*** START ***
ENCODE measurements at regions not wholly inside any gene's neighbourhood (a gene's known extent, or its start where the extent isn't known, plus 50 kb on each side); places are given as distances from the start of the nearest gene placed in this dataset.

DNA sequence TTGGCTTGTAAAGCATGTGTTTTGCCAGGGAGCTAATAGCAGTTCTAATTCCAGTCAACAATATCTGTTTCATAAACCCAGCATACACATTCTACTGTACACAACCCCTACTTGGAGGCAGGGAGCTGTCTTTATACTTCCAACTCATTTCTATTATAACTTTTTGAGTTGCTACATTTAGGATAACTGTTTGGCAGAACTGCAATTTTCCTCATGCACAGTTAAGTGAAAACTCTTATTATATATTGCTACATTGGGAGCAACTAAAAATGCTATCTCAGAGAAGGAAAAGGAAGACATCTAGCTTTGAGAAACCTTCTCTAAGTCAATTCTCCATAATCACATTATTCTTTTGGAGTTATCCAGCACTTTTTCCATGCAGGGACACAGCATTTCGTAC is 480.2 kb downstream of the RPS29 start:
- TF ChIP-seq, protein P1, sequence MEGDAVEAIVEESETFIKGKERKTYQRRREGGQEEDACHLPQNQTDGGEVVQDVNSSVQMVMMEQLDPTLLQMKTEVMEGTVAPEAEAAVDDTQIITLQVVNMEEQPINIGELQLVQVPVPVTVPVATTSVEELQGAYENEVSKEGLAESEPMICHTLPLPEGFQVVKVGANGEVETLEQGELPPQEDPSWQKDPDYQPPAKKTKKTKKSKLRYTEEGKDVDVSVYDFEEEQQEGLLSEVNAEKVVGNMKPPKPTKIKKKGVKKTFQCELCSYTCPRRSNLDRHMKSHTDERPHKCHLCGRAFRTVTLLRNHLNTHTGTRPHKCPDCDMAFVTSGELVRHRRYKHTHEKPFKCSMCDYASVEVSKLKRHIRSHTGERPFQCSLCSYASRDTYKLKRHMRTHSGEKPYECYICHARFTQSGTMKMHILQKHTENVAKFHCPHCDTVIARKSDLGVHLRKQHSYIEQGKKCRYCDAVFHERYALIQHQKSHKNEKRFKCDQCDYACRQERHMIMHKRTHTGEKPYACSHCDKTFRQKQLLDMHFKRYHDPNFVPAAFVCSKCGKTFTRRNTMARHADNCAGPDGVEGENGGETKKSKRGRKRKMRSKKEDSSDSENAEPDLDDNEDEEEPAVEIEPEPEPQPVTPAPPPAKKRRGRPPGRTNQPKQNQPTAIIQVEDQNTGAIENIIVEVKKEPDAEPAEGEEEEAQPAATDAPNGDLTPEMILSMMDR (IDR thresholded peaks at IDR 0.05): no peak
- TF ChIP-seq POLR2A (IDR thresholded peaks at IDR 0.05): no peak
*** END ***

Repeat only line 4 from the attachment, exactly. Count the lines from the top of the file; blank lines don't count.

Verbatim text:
- TF ChIP-seq POLR2A (IDR thresholded peaks at IDR 0.05): no peak